You can selected the chord root note and then explore all the chord extensions. It makes comparing the sounds of the different chord variations very easy.No comments
http://www.looknohands.com Again a nice simple interface and easy to use navigation. The chords are all simple grouped together so you can easily find the chord you need. There’s the function to be able to play the chord, note by note and then hear it strummed. You can also save your chords and then print them out, or even email them to friends!
The chord book has two main sections; one for beginners an one for advanced. This is a really good idea, as when you get the advanced stuff the sheer number of chords and scales included is just phenomenal!
There are four styles of guitar to hear the chords played, from nylon acoustic, steel string acoustic, and three types of electric.
The only thing that lets this down is the fact that all the notes and chords are Midi generated rather than an actual guitar. This may seem quite a small thing, but it really does have an impact on the sound.1 comment
http://www.chorder.com This is a really neat and easy to use tool. This simple interface makes it easy for you to explore the chords by root note, then the chord extensions, and finally the variations in positioning. You can also play the chord, with a Midi generated sound.
A couple of additions to the usual type of chord finder tools, is the option to select either the fingering positions, or the notes. And th second this is to just select beginner chords, or the standard full set. This makes things much eaier for the beginner.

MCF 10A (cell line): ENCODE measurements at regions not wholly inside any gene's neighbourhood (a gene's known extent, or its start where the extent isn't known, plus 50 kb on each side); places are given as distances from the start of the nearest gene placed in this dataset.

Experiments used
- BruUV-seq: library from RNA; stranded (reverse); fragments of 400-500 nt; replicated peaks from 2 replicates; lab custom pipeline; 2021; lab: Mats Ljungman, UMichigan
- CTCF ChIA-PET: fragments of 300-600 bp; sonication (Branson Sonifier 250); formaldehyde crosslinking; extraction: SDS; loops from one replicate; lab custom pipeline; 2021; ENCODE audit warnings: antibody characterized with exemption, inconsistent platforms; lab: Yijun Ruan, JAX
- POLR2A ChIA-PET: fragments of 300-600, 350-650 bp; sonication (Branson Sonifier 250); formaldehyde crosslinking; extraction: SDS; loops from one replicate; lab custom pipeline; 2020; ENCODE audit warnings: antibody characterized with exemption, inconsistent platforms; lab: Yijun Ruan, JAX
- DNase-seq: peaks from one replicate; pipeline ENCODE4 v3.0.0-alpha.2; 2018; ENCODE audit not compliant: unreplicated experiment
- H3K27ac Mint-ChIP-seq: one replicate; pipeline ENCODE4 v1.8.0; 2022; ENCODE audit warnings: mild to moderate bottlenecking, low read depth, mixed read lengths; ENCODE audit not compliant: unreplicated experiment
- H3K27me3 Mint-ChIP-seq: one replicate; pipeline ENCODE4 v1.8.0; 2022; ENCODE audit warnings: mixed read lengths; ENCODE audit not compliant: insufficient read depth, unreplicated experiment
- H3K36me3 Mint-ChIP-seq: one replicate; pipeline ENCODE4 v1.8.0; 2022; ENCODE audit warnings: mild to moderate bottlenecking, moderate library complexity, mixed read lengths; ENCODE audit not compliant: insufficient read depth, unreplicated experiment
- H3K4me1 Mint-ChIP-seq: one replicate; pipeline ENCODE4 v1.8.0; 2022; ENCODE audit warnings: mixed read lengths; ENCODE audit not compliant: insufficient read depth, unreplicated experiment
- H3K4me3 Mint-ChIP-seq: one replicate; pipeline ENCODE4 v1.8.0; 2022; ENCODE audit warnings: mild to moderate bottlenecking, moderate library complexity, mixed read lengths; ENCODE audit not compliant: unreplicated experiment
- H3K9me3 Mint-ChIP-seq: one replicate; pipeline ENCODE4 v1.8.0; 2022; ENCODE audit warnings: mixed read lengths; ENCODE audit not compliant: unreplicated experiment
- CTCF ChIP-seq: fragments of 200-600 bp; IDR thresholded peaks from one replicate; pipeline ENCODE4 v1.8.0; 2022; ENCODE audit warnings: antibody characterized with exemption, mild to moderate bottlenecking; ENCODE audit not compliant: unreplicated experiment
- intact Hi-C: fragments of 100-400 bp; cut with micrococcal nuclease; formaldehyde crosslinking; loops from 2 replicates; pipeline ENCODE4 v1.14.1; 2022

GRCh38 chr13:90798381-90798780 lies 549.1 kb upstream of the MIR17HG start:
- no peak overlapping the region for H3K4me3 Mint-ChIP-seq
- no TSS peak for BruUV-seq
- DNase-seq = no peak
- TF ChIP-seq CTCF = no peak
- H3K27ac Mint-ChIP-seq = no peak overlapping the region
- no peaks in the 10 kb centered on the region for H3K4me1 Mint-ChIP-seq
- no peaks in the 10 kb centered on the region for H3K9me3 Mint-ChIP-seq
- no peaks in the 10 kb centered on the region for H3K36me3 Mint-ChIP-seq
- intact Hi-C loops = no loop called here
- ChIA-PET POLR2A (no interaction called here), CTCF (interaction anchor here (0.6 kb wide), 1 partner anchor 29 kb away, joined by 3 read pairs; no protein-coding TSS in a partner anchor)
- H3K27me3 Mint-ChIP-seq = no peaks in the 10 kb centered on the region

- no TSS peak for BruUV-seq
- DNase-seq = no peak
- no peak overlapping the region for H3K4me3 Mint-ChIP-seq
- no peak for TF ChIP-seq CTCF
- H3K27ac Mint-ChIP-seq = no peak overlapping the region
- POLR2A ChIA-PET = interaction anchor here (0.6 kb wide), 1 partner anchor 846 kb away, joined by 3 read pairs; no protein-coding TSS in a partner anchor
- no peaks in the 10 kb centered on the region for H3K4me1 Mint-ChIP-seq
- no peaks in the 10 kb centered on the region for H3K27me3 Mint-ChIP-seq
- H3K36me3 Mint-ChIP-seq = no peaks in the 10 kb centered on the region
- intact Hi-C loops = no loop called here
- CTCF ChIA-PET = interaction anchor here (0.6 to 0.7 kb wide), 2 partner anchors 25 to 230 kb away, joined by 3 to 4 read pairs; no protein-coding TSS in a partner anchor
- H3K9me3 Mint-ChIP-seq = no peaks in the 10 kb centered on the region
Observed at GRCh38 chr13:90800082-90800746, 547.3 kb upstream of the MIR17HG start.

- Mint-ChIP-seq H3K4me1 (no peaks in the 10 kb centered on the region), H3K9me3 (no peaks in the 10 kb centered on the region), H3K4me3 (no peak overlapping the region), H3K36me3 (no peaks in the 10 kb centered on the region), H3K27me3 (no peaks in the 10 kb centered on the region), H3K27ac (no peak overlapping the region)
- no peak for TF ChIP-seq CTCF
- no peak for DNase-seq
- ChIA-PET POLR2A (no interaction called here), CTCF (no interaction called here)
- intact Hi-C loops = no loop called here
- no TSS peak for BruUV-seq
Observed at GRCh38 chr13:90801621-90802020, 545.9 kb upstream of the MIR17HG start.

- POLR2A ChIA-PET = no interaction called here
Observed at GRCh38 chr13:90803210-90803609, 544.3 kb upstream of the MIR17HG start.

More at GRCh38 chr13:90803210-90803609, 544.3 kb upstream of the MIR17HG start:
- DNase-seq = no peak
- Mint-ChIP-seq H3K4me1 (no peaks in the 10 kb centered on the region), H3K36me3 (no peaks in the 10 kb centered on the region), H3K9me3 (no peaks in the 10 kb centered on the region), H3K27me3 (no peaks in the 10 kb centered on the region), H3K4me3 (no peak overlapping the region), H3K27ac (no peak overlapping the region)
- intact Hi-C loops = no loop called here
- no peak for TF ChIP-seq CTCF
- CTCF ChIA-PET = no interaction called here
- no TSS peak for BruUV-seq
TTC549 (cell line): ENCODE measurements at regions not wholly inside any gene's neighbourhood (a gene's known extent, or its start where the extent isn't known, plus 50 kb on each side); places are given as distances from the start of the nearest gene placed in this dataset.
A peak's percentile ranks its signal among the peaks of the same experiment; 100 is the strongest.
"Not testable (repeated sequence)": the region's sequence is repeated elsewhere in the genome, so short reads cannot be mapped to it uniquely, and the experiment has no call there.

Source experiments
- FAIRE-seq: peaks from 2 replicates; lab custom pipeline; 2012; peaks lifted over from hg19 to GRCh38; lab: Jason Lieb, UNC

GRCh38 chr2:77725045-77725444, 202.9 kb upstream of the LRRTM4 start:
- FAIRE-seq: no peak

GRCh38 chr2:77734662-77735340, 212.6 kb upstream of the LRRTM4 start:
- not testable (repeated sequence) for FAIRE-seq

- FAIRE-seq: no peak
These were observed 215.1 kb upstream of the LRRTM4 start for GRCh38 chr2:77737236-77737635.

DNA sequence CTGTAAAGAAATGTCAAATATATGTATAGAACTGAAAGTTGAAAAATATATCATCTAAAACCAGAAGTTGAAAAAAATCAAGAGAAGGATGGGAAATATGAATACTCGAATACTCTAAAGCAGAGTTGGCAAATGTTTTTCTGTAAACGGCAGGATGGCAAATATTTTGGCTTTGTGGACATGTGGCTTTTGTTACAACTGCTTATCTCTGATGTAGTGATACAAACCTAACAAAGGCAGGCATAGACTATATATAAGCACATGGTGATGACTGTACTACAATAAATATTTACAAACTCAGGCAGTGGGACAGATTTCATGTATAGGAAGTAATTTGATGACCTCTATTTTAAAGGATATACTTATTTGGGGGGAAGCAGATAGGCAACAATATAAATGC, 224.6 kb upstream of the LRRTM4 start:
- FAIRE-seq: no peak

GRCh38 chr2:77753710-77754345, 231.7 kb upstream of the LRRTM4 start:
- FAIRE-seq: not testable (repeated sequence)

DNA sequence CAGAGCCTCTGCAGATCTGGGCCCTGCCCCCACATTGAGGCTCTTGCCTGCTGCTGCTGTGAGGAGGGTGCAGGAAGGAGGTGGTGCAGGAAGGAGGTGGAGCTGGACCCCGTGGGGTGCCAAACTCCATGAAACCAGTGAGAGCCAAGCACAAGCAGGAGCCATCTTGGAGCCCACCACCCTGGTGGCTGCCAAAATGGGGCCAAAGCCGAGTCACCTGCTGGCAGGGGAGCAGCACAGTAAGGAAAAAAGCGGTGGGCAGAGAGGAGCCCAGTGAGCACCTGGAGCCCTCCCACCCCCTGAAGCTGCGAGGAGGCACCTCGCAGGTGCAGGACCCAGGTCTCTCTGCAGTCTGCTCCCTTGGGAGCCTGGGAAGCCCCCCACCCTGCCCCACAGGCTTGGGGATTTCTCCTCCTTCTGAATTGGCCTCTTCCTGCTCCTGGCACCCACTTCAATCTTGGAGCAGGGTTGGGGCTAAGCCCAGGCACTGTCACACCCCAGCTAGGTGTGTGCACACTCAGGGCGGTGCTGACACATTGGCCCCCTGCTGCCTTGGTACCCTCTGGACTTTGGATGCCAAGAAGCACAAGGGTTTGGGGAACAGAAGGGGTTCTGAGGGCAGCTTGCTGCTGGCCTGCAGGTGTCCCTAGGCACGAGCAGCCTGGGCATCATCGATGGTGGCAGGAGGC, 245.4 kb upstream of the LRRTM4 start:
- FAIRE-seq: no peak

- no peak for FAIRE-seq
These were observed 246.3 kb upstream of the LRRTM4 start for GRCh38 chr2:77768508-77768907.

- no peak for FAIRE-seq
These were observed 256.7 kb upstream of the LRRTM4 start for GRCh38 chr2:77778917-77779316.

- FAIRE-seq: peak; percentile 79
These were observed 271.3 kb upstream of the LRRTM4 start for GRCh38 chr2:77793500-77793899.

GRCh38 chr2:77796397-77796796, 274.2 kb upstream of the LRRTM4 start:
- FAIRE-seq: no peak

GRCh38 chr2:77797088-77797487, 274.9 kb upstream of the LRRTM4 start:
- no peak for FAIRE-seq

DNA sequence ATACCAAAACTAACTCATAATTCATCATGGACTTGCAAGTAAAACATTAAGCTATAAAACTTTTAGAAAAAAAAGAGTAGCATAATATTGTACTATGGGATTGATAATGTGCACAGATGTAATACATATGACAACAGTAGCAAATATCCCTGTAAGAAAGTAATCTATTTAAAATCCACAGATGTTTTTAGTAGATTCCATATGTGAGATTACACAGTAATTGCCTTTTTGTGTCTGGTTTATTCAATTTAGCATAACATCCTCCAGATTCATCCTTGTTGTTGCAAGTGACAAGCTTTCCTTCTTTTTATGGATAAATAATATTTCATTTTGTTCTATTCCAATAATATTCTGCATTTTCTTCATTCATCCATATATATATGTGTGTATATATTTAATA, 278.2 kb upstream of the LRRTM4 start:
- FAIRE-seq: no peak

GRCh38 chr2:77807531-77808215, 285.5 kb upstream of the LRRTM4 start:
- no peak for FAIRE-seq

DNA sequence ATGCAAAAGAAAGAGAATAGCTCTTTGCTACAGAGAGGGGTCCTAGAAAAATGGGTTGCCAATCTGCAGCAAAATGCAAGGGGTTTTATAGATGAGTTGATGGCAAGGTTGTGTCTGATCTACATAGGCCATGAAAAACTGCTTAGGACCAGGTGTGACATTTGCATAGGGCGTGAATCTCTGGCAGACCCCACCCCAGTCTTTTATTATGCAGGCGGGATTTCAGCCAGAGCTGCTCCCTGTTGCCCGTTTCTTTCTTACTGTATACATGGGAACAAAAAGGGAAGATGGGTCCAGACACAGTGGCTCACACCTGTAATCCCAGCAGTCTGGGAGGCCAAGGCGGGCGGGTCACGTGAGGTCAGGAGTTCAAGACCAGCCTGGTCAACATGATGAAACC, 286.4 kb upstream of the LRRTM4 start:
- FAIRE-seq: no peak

There’s also a clever little tool which lets you build a chord for yourself, and then searches the database of chords for a match. Useful when you want to test yourself on chord knowledge, or just see if you can create a totally new chord!No comments
http://www.expertvillage.com If you’re just getting to grips with chords, and all the other sites you’ve visited seem way too complex, then just visit this site, and type in Basic Guitar Chords into the search box on the home page. You’ll then get a whole list of viseos to watch will take youy step by step through the basics of the open chords and simple chord changes.
Once you’ve got the basics, then trying to understand and use some of the chord libraries and dictionaries on other sites will become easier.No comments
http://www.chordbook.com OK this is not only good content but far more entertaining to use. It’s got loads of tools and goodies to play with.
You can actually build you own chord and then search the database to see what i’ts actually called (if anything at all!).
You can also strum the chord to hear what is sounds like, both in acoustic and electric guitar sounds. And you can change the speed of the strum. There’s also the facility to create your own mini chord library, or chord book online.
Also you can add a Capo and then position it anywhere on the fretboard. Hours of fun. And educational.1 comment